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Georgios Chatzoudis | 10.12.2013 | 7707 Aufrufe | Interviews

"A battle between those who saw the war as a noble crusade, and those who saw it as self-destructive madness"

Interview with Adam Hochschild on the First World War

In these days a great plenty of monographs is published by different authors dealing with the "Great War" - in Germany usually known as the "First World War". Out of these books the new study of Adam Hochschild, "To End All Wars: A Story of Loyalty and Rebellion, 1914-1918" is in somehow different, though it neither just focuses on the history of events nor it follows a specific political agenda to change the way, how the war is remembered. Instead, Adam Hochschild traces back a specific discourse: the quarrel between war advocates and pacificists in Great Britain. We have asked Mr. Hochschild five questions about his study. He has answered our questions in written form.

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L.I.S.A.: Mr. Hochschild, you have written a book about the First World War, or at least that’s one’s first impression after reading the German title. But it is not actually a history book about the First World War in the classic sense. So what is it about?

Hochschild: The German title, unfortunately, is a little misleading. My book--as I say in the Introduction--is definitely not intended to be a comprehensive history of the First World War. There are plenty of good such books already. But people usually write about the war as a military battle between two sides. I, by contrast, wanted to write about the battle between those who saw the war as a noble crusade, and those who saw it as self-destructive madness and who refused to fight. That particular struggle was most vocal and intense in Britain, and so that's the country I focused on.

L.I.S.A.: In your book you interweave the important events of the Great War with the biographies of certain people, whose destiny runs through the narrative like a red thread, and who can roughly be put into two groups, those for or against the war. Why are these two opposites important to you? And to what extent is your work a history book or rather an historical novel?

Hochschild: The book is certainly not a novel! Every event is described on the basis of eyewitness accounts; every statistic or quotation has a source; there are nearly 800 footnotes; the book as accurate as I can make it. It is definitely a history book, but not with the usual focus of books about this period. The two groups of people whose lives run through the book embody, for me, attitudes for and against the war--and their beliefs carry an echo into the militarism, and opposition to militarism, that exists in our own time. Here in the United States, I myself was deeply involved in the movement against the Vietnam War and also strongly opposed our various military interventions in Central America and our invasion of Iraq. That's one reason these struggles in 1914-1918 were important to me.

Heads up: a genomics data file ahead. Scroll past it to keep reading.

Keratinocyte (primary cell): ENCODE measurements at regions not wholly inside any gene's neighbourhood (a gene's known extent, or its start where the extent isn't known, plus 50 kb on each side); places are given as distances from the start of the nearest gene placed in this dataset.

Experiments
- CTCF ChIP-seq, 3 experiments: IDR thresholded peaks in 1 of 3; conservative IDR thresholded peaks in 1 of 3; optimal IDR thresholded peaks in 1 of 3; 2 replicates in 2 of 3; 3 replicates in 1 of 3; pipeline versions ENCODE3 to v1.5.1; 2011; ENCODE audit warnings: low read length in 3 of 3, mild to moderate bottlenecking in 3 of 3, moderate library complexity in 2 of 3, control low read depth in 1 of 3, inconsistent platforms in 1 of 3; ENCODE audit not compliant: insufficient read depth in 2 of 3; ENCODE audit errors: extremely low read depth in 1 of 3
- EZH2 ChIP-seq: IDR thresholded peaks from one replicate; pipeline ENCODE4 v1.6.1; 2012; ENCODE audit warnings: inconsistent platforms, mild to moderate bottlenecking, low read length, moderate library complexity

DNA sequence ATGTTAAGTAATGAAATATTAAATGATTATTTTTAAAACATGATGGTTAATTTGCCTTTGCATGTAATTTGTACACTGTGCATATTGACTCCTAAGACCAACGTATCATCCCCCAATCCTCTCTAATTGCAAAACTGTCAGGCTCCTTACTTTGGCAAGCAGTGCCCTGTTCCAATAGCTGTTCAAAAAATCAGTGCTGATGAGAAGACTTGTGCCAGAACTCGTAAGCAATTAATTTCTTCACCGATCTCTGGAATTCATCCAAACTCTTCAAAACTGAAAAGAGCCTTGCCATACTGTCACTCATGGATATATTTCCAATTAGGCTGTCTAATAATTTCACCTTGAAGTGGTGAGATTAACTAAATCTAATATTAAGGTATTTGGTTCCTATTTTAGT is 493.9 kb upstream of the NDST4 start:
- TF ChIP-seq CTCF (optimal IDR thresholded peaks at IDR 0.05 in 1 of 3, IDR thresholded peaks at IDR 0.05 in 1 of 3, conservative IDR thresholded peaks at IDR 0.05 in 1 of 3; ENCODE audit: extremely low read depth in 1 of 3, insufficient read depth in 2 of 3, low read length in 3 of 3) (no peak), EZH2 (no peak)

L.I.S.A.: Considering your book in terms of images, the lasting impressions are primarily cavalry and barbed wire. Juxtaposed, do they symbolize an entire epoch, or a change of epoch?

Hochschild: I think those images symbolize a change of epochs. The cavalry and been an important, often decisive, element in warfare for thousands of years; barbed wire and the machine gun were key weapons of an industrial age that rendered cavalry obsolete.

L.I.S.A.: What about the terminology used for the First World War? In Germany the 1914-1918 war was previously remembered as the First World War. At the moment it is being referred to more and more in a different way, as The Great War. How do you explain this?

Hochschild: Unfortunately I don't speak German and so have not been able to follow the discussion about the war there. It used to be referred to as the Great War in English, until, of course, the war of 1939-45 came along, causing even more death and destruction. But, even so, the First World War was still "great" in its impact and its results. It is hard to imagine the second war without the first.

L.I.S.A.: In Germany, historian Christopher Clark’s book “The Sleepwalkers” is currently making headlines. First and foremost people are prompted to address the question of war guilt again. Does this surprise you? And is the question a discussion topic in the United States as well? How is Clark’s book being received there?

Hochschild: Clark's book has gotten a good reception here. It does not surprise me that people are addressing the question of war guilt again. I have always been impressed with the way Germans have honestly and openly explored this subject where the Second World War is concerned--in contrast to Japan, for example. And it was a German historian, Fritz Fischer, who many years ago made important revelations about German and Austro-Hungarian responsibility for the start of the First World War. My own feeling, though, is that there was considerable responsibility on the Allied side as well.

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